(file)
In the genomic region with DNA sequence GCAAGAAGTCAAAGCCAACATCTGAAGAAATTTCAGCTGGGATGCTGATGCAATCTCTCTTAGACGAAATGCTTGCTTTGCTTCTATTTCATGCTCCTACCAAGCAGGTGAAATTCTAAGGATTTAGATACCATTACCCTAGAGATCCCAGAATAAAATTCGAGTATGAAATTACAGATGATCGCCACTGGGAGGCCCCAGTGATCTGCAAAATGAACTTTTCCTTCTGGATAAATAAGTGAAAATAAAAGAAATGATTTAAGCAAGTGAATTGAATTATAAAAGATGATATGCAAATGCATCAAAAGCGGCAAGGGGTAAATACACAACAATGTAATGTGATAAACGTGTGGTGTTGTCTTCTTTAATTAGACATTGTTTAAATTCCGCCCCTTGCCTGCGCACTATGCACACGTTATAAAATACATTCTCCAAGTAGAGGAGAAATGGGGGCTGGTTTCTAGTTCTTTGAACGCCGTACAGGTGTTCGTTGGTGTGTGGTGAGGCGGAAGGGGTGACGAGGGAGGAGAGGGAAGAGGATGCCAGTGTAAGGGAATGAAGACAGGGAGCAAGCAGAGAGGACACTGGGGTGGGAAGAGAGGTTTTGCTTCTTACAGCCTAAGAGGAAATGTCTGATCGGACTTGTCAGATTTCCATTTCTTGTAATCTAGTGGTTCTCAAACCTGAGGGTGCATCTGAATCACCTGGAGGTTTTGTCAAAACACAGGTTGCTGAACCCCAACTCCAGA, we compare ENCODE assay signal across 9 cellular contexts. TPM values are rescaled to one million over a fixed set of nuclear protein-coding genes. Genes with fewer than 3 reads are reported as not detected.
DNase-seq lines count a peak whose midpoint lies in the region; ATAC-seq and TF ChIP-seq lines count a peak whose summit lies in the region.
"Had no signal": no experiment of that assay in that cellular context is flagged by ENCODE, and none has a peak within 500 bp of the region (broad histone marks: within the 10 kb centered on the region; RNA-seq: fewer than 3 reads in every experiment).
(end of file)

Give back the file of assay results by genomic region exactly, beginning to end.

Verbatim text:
In the genomic region with DNA sequence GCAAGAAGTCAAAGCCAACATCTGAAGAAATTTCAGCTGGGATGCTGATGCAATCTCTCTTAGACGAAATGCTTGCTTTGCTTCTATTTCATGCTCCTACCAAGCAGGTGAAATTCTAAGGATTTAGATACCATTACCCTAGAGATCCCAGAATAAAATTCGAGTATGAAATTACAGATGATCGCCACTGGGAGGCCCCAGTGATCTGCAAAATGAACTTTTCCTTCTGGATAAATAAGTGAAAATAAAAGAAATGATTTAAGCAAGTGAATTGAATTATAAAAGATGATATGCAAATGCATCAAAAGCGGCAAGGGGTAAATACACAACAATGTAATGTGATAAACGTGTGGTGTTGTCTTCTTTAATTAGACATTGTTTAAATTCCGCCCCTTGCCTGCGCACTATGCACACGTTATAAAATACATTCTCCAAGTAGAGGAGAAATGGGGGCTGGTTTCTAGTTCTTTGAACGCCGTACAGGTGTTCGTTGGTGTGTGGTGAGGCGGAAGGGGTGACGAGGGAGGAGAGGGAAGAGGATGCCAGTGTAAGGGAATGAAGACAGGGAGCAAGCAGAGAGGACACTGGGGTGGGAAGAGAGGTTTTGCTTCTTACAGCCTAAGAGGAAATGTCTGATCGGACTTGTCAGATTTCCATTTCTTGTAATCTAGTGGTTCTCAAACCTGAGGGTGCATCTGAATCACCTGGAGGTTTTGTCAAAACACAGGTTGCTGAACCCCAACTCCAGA, we compare ENCODE assay signal across 9 cellular contexts. TPM values are rescaled to one million over a fixed set of nuclear protein-coding genes. Genes with fewer than 3 reads are reported as not detected.
DNase-seq lines count a peak whose midpoint lies in the region; ATAC-seq and TF ChIP-seq lines count a peak whose summit lies in the region.
"Had no signal": no experiment of that assay in that cellular context is flagged by ENCODE, and none has a peak within 500 bp of the region (broad histone marks: within the 10 kb centered on the region; RNA-seq: fewer than 3 reads in every experiment).